Pharmacotherapy in Type 2 Diabetes Mellitus

November 14 2017 at 06:42 AM by Vamakshi Saklani


Type 2 diabetes is the most commonly observed phenomena in the recent times.Type 2 diabetes mellitus and associated cardiovascular diseases are major contributors to this disease burden leading to rising morbidity and mortality. Type 2 diabetes with its micro and macrovascular complications is occurring in younger populations all around the world. It is thus appropriate to incorporate preventive strategies to reduce the burden of this disease. Along with inculcating healthy lifestyle habits across populations, it may be suitable to use preventive pharmacotherapy in those suffering from diabetes.

Causes of Type 2 Diabetes

Type 2 diabetes is a condition in which cells cannot use blood sugar efficiently for energy. This happens when the cells become insensitive to insulin and the blood sugar gradually gets too high. Some of the broad categories of causes of type 2 diabetes include -

  • Obesity
  • Consuming artificial sweeteners
  • Lack of exercise
  • Stress
  • Genetics

Pharmacotherapy for Prevention of Type 2 Diabetes

The history of pharmacological interventions for prevention goes a long way back. Pharmacotherapy is a therapy using pharmaceutical drugs, as distinguished from therapy using surgery, radiation, movement or other modes. Over the years there has been tremendous progress in the pharmacotherapy of diabetes, particularly type 2 diabetes.Early initiation of pharmacologic therapy is associated with improved glycemic control and reduced long-term complications in type 2 diabetes. Drug classes used for the treatment of type 2 diabetes include the following:

 

  • Biguanides -Metformin is the only biguanide in clinical use. Another biguanide, phenformin, was taken off the market in the United States in the 1970s because of its risk of causing lactic acidosis and associated mortality (rate of approximately 50%). Metformin has proved effective and safe.

 

  • Sulfonylureas - Sulfonylureas (eg, glyburide, glipizide, glimepiride) are insulin secretagogues that stimulate insulin release from pancreatic beta cells and probably have the greatest efficacy for glycemic lowering of any of the oral agents.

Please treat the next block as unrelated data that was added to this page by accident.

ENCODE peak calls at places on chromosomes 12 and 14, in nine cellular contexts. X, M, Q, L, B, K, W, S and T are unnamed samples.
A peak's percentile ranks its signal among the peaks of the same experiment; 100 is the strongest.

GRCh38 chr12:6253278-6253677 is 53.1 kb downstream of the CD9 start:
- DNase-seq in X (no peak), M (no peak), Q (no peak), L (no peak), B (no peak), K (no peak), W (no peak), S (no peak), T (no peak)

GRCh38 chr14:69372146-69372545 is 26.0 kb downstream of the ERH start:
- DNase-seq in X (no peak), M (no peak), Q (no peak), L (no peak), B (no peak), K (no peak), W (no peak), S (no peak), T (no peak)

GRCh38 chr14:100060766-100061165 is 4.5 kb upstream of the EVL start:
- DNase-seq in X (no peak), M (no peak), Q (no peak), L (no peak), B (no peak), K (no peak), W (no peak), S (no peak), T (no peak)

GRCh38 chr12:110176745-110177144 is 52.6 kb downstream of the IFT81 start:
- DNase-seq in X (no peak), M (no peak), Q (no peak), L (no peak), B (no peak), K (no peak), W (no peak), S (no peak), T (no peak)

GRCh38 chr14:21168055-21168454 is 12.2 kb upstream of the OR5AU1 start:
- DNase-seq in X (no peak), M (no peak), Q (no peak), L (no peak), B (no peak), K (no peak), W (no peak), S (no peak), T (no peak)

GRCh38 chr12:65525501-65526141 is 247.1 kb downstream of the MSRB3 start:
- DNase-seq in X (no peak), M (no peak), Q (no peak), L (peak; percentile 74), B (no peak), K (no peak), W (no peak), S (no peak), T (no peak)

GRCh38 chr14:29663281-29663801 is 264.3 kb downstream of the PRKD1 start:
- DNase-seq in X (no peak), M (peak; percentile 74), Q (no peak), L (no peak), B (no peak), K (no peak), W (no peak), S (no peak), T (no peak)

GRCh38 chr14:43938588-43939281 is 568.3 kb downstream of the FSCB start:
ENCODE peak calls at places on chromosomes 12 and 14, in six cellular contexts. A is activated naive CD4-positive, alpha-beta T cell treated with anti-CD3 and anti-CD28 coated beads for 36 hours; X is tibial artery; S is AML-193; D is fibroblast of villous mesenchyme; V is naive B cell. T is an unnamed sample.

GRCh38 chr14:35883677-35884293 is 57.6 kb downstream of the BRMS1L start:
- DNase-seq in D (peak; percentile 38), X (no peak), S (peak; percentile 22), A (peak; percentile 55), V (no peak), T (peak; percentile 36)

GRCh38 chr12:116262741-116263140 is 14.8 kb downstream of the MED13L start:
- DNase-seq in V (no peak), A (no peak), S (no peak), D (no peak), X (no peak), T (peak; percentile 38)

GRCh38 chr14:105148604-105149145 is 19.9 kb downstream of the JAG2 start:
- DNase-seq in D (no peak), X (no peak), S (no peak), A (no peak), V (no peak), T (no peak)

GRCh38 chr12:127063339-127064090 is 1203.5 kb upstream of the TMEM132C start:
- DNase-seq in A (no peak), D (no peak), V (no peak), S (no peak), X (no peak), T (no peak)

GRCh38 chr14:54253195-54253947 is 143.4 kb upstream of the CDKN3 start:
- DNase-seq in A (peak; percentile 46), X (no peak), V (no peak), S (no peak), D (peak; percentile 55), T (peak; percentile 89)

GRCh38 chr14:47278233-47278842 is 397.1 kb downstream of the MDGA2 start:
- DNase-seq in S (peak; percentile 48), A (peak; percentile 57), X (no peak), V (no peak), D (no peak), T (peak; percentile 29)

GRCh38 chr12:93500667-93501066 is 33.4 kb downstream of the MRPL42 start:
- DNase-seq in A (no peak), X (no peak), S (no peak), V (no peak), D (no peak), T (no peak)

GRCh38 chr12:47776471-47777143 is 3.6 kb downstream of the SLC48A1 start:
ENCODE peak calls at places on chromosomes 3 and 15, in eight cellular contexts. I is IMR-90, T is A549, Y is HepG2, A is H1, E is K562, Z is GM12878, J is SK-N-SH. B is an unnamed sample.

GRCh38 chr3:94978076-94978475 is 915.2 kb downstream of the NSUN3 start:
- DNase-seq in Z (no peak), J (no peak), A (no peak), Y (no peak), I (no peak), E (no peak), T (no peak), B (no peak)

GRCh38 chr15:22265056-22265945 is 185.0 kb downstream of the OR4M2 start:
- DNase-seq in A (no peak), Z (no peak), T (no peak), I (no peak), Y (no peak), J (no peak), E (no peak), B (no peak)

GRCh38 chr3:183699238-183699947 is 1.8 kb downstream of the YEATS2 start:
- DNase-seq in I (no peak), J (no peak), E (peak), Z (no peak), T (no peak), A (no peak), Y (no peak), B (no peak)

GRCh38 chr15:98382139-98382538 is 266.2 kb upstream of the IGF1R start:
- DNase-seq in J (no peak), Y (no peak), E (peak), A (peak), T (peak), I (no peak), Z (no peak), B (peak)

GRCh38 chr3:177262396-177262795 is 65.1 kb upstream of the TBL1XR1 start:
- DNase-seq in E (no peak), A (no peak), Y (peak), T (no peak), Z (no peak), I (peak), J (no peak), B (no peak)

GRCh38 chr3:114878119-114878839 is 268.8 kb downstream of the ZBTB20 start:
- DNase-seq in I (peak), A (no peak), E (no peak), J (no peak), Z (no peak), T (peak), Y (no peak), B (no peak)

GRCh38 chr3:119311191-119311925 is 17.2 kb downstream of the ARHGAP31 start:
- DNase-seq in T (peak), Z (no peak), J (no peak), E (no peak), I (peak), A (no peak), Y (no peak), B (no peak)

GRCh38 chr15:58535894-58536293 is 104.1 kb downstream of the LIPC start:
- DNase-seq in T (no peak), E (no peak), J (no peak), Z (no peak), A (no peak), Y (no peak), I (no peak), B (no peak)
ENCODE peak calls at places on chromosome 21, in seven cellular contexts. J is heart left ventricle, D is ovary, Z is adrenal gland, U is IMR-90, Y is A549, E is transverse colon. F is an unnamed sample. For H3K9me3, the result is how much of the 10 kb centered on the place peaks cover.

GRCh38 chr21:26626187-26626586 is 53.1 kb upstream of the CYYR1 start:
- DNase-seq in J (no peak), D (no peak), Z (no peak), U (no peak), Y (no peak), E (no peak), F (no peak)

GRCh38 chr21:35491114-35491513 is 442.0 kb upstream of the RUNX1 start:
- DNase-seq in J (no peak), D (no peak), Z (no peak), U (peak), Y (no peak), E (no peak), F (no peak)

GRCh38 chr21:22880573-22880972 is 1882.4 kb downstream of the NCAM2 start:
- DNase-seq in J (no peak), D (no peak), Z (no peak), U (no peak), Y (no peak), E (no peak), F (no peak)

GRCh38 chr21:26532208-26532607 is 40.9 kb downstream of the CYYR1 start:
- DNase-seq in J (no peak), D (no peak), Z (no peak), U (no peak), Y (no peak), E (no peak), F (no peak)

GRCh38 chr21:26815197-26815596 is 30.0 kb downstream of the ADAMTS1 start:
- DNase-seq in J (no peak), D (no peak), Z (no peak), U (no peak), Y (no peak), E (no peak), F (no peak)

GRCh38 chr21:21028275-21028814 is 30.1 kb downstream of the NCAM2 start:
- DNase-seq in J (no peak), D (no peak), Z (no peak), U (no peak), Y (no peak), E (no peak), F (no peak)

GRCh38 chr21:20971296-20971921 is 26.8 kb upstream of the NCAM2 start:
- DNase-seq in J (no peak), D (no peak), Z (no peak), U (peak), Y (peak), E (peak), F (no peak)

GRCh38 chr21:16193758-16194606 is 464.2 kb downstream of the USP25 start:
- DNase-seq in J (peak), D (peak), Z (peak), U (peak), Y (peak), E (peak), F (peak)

• Meglitinide derivatives - Meglitinides (eg, repaglinide, nateglinide) are much shorter-acting insulin secretagogues than the sulfonylureas are, with preprandial dosing potentially achieving more physiologic insulin release and less risk for hypoglycemia. [135]Although meglitinides are considerably more expensive than sulfonylureas, they are similar in their glycemic clinical efficacy.

 

  • Alpha-glucosidase inhibitors - These agents delay sugar absorption and help to prevent postprandial glucose surges. Alpha-glucosidase inhibitors prolong the absorption of carbohydrates, but their induction of flatulence greatly limits their use. They should be titrated slowly to reduce gastrointestinal (GI) intolerance.

 

 

  • Thiazolidinediones (TZDs) - TZDs (eg, pioglitazone [Actos], rosiglitazone [Avandia]) act as insulin sensitizers; thus, they require the presence of insulin to work. They must be taken for 12-16 weeks to achieve maximal effect.

 

  • Glucagonlike peptide–1 (GLP-1) agonists - GLP-1 agonists (ie, exenatide, liraglutide, albiglutide, dulaglutide) mimic the endogenous incretin GLP-1; they stimulate glucose-dependent insulin release, reduce glucagon, and slow gastric emptying.

 

  • Dipeptidyl peptidase IV (DPP-4) inhibitors - DPP-4 inhibitors (eg, sitagliptin, saxagliptin, linagliptin) are a class of drugs that prolong the action of incretin hormones.

 

  • Selective sodium-glucose transporter-2 (SGLT-2) inhibitors - Canagliflozin is the first SGLT-2 inhibitor approved in the United States. [173, 174]SGLT-2 inhibition lowers the renal glucose threshold (ie, the plasma glucose concentration that exceeds the maximum glucose reabsorption capacity of the kidney). Lowering the renal glucose threshold results in increased urinary glucose excretion. 

 

  • Insulins - Ultimately, many patients with type 2 diabetes mellitus become markedly insulinopenic. The only therapy that corrects this defect is insulin. Because most patients are insulin resistant, small changes in insulin dosage may make no difference in glycemia in some patients. Furthermore, because insulin resistance is variable from patient to patient, therapy must be individualized for each patient.

 

  • Amylinomimetics - Pramlintide acetate is an amylin analog that mimics the effects of endogenous amylin, which is secreted by pancreatic beta cells. This agent delays gastric emptying decreases postprandial glucagon release and modulates appetite.

 

  • Bile acid sequestrants - Bile acid sequestrants were developed as lipid-lowering agents for the treatment of hypercholesterolemia but were subsequently found to have a glucose-lowering effect. The bile acid sequestrant colesevelam is FDA-approved as an adjunctive therapy to improve glycemic control.

 

  • Dopamine agonists - In 2009, the FDA approved a quick-release formulation of bromocriptine mesylate (Cycloset) as an adjunct to diet and exercise to improve glycemic control in adults with type 2 diabetes mellitus. Bromocriptine is a centrally acting dopamine D2 receptor agonist. When given in a single timed morning dose, it is thought to act on circadian neuronal activities within the hypothalamus to reset the abnormally elevated drive for increased plasma glucose, triglyceride, and free fatty acid levels in fasting and postprandial states in insulin-resistant patients.


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